“Those who do not learn from history are doomed to repeat it.”
George Santayana, The Life of Reason
The Immortal life of Henrietta Lacks (HeLa) is the story of HeLa cells, one of the workhorses of modern biology. My laboratory is in the Ross Research Building at Johns Hopkins, where a large plaque pays tribute to the immortal Mrs. Lacks.
The book consists of 3 entwined stories: the advances in medicine and biological science from HeLa cells, the tragic tale of Henrietta Lacks, a young, churchgoing, hard-working, African American woman with an unusually aggressive cancer, and the odyssey of Rebecca Skloot, a young Jewish woman who spent nearly a decade earning the trust of the Lacks family to tell Mrs. Lacks’ story. The resulting narrative gives us a bird’s eye view of Henrietta Lacks, whose cervical cancer cells were immortalized without her consent, whose contribution to science was obscured by false attribution to “Helen Lane,” but whose cells advanced the care of patients worldwide. We learn about her world, her life, and how she succumbed to metastatic cervical cancer. We also learn how HeLa cells brought no benefit but years of confusion, hardship, and embitterment to her descendants, many of whom still live in Baltimore.
The story of the Lacks family is rife with “family issues.” It plays out like a reality television show that starts in the idyllic town called Clover and then spirals out of control in Baltimore. History has taught us that the Clover, Virginia, population of 438 in 2010 and now unincorporated, with its distinct racial boundaries, was not idyllic. Even so, in your heart you see the same struggles of adjusting from a family-centric existence in Clover to a city-centric life with all of its advantages and pitfalls. Some of us can also relate to the anxiety that grips families when one member is thrust into the medical system. Fortunately, in all of the seeming chaos, there is hope for the future for the descendants of the Lacks family. The book itself is part of this story: the Lacks family should benefit from scholarships from the Henrietta Lacks Foundation, set up by Rebecca Skloot.
The author also gives us insight into her journey. Initially, she was greeted with suspicion and hostility by Henrietta’s descendants, reflecting efforts by previous interlopers to take advantage of the Lacks’ connection with HeLa cells. Over time, she becomes a friend, and even a confidant, helping the family understand the profound contributions that their ancestor made to medical science. The author evolves, forming deep bonds with a family she would never have known but for her drive to recognize Mrs. Henrietta Lacks. The story explores the ethical issues around the medical use of “discarded” tissue. Henrietta never gave consent, nor did anyone think to ask for consent, for the use of the tissue removed from her body. The author provides insight into the medical system in the 1950s and 1960s, the evolution of informed consent for research, and the similar questions that arise today in genetic research. The Immortal Life of Henrietta Lacks is filled with scientific facts, medical and ethical dilemmas, and social inequities that cause every reader to pause and reflect either from a patient, family member, or medical provider standpoint.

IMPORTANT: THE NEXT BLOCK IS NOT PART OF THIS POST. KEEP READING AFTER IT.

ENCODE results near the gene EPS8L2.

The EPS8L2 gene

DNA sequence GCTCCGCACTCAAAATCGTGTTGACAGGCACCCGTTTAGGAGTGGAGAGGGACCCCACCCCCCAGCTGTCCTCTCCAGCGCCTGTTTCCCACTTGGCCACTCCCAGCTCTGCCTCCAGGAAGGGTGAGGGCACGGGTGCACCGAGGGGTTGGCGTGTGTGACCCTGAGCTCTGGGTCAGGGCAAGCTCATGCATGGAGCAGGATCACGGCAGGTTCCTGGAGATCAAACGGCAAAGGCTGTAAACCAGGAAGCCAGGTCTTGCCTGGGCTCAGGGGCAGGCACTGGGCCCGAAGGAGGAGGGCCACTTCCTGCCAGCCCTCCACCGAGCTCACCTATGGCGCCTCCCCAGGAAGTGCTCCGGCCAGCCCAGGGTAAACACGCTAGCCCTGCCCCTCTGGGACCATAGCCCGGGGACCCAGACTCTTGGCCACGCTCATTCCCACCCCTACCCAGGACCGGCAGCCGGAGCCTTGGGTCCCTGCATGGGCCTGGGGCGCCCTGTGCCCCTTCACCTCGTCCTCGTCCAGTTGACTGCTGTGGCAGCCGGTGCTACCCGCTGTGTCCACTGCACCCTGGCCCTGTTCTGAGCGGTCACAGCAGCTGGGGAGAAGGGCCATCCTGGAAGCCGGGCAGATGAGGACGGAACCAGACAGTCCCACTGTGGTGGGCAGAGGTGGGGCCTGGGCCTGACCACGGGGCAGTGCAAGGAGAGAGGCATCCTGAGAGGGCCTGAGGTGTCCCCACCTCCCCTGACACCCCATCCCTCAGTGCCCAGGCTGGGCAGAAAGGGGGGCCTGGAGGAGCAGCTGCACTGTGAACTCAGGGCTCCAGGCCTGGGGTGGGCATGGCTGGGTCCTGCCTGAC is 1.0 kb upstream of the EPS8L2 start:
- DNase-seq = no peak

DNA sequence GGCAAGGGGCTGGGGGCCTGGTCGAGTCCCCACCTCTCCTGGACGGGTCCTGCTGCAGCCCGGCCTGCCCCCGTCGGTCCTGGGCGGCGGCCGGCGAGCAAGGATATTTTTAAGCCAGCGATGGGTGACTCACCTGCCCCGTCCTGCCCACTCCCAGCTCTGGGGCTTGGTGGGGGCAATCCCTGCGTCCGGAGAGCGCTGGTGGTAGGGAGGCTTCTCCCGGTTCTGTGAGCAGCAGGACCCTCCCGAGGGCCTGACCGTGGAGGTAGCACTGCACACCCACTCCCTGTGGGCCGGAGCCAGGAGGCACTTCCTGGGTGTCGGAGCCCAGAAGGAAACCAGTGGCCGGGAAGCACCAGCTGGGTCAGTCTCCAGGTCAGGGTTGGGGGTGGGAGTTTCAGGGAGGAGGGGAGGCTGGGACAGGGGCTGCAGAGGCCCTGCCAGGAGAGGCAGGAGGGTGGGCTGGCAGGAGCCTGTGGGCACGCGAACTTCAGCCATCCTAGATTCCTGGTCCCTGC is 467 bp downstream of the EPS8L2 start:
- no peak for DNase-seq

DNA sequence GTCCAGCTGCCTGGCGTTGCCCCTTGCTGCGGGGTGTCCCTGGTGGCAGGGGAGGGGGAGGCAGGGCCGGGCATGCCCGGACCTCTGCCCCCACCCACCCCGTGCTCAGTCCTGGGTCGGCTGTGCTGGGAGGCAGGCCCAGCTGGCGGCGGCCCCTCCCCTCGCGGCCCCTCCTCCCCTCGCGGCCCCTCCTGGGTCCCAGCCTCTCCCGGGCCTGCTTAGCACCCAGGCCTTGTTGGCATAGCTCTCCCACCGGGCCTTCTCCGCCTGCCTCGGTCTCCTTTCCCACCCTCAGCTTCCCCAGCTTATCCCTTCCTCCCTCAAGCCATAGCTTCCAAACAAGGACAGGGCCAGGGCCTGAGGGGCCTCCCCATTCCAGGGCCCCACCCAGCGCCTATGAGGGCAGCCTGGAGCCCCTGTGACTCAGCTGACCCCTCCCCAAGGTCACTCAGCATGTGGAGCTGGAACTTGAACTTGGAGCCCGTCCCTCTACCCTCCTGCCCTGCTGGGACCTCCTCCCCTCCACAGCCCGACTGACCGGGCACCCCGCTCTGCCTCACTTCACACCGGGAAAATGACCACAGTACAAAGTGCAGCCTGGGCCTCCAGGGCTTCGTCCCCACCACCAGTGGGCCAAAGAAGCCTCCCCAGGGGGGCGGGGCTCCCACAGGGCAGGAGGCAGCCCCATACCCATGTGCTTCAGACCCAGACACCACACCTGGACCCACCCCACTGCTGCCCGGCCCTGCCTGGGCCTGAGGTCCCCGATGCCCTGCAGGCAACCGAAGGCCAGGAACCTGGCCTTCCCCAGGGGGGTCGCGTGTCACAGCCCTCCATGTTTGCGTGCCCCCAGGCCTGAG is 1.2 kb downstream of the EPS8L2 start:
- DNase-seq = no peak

As a physician–scientist at Johns Hopkins, I have always wondered why some of my patients would ask me whether anything I was doing would be used for research when I was obtaining consent for anesthesia. I hear stories from my patients that sound like legends. One recurring legend concerns a room where they grow people by taking your parts that you don’t need. Perhaps the Lacks family experience contributed to that legend. This book helped me understand my patients’ concerns. It also helped me understand the quiet heroism of Henrietta Lacks, whose almost life-sized plaque stands in my building.
This book is a good read! It will offer insight to physicians and other health care providers. Take it from me, a reluctant reviewer. If we do not learn from history, it will repeat itself.
Dolores B. Njoku, MD
Department of Anesthesiology and Critical Care Medicine
The Charlotte R. Bloomberg Childrens Center
Johns Hopkins University